The Azzurri, winners of the World Cup as recently as 2006, were unbeaten as they topped a qualifying group alongside Denmark and Czech Republic whilst they reached the semi-finals of Euro 2012 beating England of course, so this will be a massive test for Hodgson and his charges, regardless of how hot it will be in the air.
Manager Oscar Tabarez has at his disposal the usually effective combination of experienced spine of Fernando Muslera in goal, West Brom’s Diego Lugano and Atletico Madrid’s Diego Godin in defence in a trio that boasts a total of 211 caps.
In front of them sit the energy of Walter Gargano, the combative presence of Diego Perez and the guile of Cristian Rodriguez. Many of La Celeste’s stars are littered throughout Europe, so they will be familiar with England and vice-versa.
It is in attack though where Tabarez’s side come alive, and that is even without former European proliferate Diego Forlan. Edinson Cavani is now turning it on for PSG after scoring freely for Napoli over in Italy, while England will be very familiar with Luis Suarez and his controversies, as well as his scintillating form and sometimes unstoppable brilliance.
It is a style that favours sitting deep and disciplined to preserve ageing limbs before striking on the counter attack through Suarez and Cavani, a combination that has 59 goals for the 1950 winners.
So they marched through the qualifying process then did they? Well, no, not quite. They overcame a poor run of form to eventually pull clear of Venezuela in order to clinch 5th spot and the favourable play-off match with Jordan, who they ruthlessly disposed of by a scoreline of 5-0.
Aiming to repeat the surprise triumph of 1950 in the Maracana, they became the final side to qualify for next summer’s jaunt in Brazil.
With the gangly-legged Paulo Wanchope now in retirement, Los Ticos are somewhat the unknown quantity of the group. They have the two players plying their trade in England, Bryan Ruiz of Fulham and Bryan Oviedo of Everton, but most of their squad are at home in their native league or over in America with the MLS.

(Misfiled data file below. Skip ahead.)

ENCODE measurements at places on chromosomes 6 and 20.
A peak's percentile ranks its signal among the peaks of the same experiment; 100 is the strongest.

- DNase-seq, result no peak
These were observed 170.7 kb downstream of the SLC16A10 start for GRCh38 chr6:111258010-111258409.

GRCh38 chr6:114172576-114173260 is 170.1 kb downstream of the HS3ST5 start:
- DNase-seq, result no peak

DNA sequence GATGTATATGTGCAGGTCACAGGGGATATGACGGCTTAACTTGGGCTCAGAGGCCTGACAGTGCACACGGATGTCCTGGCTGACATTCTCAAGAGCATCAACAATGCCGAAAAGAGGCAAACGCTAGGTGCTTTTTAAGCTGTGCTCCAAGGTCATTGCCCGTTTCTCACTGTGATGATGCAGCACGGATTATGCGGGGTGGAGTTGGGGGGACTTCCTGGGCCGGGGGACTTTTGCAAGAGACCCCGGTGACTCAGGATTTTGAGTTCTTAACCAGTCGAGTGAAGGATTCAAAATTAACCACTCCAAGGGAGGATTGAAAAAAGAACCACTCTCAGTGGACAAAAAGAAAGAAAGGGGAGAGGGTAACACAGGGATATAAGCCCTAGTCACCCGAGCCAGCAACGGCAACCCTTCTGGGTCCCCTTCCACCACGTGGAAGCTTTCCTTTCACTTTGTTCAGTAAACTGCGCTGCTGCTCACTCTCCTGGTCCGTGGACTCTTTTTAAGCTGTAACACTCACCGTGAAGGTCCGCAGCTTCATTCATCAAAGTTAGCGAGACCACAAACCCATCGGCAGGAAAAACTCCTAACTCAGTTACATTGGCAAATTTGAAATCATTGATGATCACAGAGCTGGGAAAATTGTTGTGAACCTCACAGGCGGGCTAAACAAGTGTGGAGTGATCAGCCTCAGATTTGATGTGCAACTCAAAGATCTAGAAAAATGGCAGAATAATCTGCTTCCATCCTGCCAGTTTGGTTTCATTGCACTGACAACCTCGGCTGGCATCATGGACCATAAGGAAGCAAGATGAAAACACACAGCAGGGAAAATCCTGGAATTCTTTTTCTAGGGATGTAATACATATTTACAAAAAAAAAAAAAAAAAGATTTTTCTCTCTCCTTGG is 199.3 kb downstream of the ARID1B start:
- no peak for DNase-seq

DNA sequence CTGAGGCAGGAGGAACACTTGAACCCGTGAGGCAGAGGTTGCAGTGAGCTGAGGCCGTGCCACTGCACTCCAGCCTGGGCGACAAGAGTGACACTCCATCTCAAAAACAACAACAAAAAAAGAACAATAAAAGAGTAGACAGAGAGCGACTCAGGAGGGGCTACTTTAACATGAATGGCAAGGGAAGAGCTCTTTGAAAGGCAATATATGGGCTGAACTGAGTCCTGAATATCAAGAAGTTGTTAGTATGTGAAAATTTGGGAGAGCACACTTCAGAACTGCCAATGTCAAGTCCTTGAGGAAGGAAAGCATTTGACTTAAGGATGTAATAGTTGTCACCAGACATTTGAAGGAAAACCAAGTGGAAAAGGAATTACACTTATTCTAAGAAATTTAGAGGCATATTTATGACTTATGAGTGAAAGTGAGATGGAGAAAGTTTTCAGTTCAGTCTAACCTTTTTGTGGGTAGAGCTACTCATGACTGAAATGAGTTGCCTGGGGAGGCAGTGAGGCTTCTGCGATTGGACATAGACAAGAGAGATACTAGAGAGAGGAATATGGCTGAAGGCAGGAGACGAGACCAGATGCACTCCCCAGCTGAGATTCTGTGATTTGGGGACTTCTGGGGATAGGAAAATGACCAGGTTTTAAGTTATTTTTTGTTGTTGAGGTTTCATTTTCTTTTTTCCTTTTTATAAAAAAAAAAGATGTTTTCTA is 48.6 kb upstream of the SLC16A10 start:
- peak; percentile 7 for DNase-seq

Ruiz, so often languid in the Premier League, is their captain and will provide some creation on the wings whilst in attack is Joel Campbell, the striker who has failed to get a work permit at Arsenal, so he will be eager for his chance to prove his quality.
Under wily Colombian coach Jorge Luis Pinto however, they are an organised unit with Levante’s Keylor Navas an outstanding force between the sticks during qualifying. Costa Rica shipped just 7 goals, the strongest defensive record in the process, as they finished runners-up to the United States in CONCACAF. After such a strong qualifying campaign, they will be hoping to go beyond the last 16 for the first time in their history.
And so we have it, a rough guide to the opponents that England will face next summer in the exotic setting of Group D. Hodgson, forever the meticulous planner, has already raised the possibility of changing training base with the group’s venues in mind, and it is hoped that the 66 year old, having been to USA ’94 with Switzerland, is intelligent enough to ensure England do not experience the disorganised shambles of South Africa 2010 or even the madness of Baden-Baden in 2006.
Despite the worries over travel, jungles and humidity, if Hodgson can prepare England well, they will always have a chance.
Written by Adam Gray
Follow Adam on Twitter @AdamGray1250